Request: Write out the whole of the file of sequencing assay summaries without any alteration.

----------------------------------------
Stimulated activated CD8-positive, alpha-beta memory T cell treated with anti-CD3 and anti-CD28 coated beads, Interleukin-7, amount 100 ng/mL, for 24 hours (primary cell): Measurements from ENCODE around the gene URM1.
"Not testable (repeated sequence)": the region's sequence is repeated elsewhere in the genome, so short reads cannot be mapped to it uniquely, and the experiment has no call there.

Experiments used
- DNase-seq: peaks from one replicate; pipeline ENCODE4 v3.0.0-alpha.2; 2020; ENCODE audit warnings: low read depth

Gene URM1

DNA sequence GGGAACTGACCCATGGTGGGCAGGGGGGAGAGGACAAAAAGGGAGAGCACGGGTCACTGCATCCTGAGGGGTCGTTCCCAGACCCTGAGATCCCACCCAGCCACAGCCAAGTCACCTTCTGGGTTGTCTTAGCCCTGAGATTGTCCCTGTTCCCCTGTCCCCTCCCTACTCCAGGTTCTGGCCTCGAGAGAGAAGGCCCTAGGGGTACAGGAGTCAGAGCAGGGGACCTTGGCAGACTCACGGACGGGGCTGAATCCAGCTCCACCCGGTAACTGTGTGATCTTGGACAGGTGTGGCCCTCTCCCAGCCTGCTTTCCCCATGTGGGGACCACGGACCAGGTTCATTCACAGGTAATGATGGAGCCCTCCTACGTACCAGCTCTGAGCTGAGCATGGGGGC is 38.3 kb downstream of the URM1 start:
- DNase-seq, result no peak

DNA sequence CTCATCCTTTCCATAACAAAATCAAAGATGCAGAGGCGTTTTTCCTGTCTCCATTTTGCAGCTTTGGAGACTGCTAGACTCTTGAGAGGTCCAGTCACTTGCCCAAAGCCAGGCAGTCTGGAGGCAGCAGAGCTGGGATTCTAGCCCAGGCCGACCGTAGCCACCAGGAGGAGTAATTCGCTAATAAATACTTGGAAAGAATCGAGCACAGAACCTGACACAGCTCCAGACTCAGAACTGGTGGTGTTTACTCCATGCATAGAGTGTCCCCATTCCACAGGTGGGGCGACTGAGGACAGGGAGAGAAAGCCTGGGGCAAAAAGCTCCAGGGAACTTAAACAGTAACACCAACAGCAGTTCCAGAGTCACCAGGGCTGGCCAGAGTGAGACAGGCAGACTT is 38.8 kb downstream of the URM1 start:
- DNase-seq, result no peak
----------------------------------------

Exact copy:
Stimulated activated CD8-positive, alpha-beta memory T cell treated with anti-CD3 and anti-CD28 coated beads, Interleukin-7, amount 100 ng/mL, for 24 hours (primary cell): Measurements from ENCODE around the gene URM1.
"Not testable (repeated sequence)": the region's sequence is repeated elsewhere in the genome, so short reads cannot be mapped to it uniquely, and the experiment has no call there.

Experiments used
- DNase-seq: peaks from one replicate; pipeline ENCODE4 v3.0.0-alpha.2; 2020; ENCODE audit warnings: low read depth

Gene URM1

DNA sequence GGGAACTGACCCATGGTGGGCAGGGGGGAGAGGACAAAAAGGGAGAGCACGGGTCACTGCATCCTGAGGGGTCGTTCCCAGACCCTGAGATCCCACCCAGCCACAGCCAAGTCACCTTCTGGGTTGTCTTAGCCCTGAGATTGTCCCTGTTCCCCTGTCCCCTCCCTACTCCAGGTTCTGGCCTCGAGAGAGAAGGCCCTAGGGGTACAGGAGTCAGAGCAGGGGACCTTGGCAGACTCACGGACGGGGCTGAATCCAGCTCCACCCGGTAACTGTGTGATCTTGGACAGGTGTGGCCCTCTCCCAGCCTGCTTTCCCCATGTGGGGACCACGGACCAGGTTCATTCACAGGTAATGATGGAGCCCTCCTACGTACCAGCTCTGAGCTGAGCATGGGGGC is 38.3 kb downstream of the URM1 start:
- DNase-seq, result no peak

DNA sequence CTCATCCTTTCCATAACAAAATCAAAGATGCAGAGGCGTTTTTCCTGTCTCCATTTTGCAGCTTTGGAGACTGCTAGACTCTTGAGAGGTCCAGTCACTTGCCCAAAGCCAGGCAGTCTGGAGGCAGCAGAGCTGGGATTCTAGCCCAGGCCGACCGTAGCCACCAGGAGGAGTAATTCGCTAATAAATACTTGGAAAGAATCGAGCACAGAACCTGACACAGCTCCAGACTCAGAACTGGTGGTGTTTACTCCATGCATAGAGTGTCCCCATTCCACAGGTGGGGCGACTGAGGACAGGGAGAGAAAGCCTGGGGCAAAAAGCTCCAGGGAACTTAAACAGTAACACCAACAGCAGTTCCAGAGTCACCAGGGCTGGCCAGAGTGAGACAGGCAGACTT is 38.8 kb downstream of the URM1 start:
- DNase-seq, result no peak